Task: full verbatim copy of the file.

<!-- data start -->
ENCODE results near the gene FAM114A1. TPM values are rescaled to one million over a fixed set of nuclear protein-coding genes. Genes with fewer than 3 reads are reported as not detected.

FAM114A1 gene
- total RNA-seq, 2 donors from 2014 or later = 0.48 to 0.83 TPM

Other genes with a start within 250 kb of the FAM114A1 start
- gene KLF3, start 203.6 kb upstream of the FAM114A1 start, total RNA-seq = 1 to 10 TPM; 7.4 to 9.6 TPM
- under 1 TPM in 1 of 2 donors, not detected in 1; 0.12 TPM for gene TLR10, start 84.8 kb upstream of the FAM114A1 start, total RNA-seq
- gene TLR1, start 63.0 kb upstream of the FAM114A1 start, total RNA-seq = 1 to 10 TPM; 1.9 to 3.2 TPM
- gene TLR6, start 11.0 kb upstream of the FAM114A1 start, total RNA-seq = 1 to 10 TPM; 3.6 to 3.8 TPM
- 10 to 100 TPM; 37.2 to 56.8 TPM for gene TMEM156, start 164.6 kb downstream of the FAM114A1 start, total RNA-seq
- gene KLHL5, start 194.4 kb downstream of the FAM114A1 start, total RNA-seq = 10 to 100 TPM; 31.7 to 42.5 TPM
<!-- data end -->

ENCODE results near the gene FAM114A1. TPM values are rescaled to one million over a fixed set of nuclear protein-coding genes. Genes with fewer than 3 reads are reported as not detected.

FAM114A1 gene
- total RNA-seq, 2 donors from 2014 or later = 0.48 to 0.83 TPM

Other genes with a start within 250 kb of the FAM114A1 start
- gene KLF3, start 203.6 kb upstream of the FAM114A1 start, total RNA-seq = 1 to 10 TPM; 7.4 to 9.6 TPM
- under 1 TPM in 1 of 2 donors, not detected in 1; 0.12 TPM for gene TLR10, start 84.8 kb upstream of the FAM114A1 start, total RNA-seq
- gene TLR1, start 63.0 kb upstream of the FAM114A1 start, total RNA-seq = 1 to 10 TPM; 1.9 to 3.2 TPM
- gene TLR6, start 11.0 kb upstream of the FAM114A1 start, total RNA-seq = 1 to 10 TPM; 3.6 to 3.8 TPM
- 10 to 100 TPM; 37.2 to 56.8 TPM for gene TMEM156, start 164.6 kb downstream of the FAM114A1 start, total RNA-seq
- gene KLHL5, start 194.4 kb downstream of the FAM114A1 start, total RNA-seq = 10 to 100 TPM; 31.7 to 42.5 TPM